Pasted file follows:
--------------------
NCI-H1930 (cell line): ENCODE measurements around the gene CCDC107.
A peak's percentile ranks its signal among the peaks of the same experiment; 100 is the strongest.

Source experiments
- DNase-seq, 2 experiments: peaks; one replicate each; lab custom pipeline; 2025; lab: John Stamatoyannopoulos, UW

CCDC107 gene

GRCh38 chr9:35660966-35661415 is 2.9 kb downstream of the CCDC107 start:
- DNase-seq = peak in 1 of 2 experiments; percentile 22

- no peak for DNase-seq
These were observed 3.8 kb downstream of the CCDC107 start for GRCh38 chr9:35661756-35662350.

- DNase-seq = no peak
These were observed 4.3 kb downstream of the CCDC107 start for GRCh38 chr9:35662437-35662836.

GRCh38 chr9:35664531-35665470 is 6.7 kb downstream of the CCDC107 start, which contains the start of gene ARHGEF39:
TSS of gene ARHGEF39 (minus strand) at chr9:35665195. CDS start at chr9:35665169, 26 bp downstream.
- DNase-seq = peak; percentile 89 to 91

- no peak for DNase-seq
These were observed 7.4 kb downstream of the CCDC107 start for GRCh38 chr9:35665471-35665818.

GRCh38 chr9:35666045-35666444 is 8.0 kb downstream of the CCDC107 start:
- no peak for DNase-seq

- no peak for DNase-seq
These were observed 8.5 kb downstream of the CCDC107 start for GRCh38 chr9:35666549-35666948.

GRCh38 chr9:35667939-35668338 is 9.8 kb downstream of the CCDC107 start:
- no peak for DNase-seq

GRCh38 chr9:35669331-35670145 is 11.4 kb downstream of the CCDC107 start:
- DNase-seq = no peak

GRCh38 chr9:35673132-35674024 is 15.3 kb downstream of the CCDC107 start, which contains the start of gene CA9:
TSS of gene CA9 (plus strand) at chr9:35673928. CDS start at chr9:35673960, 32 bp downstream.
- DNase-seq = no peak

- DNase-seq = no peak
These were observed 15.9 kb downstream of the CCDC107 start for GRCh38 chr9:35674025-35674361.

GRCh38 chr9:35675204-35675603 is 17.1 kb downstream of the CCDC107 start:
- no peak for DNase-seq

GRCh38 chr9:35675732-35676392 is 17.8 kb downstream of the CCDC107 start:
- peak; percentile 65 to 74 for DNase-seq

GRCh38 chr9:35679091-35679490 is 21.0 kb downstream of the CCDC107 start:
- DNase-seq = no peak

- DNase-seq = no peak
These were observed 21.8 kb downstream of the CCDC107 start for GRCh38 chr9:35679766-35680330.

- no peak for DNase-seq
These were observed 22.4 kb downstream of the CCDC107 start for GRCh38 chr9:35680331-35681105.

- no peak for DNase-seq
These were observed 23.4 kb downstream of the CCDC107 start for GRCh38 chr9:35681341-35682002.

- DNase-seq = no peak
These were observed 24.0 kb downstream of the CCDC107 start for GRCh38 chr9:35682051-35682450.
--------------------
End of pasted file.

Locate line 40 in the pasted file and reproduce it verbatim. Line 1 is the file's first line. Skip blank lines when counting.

- no peak for DNase-seq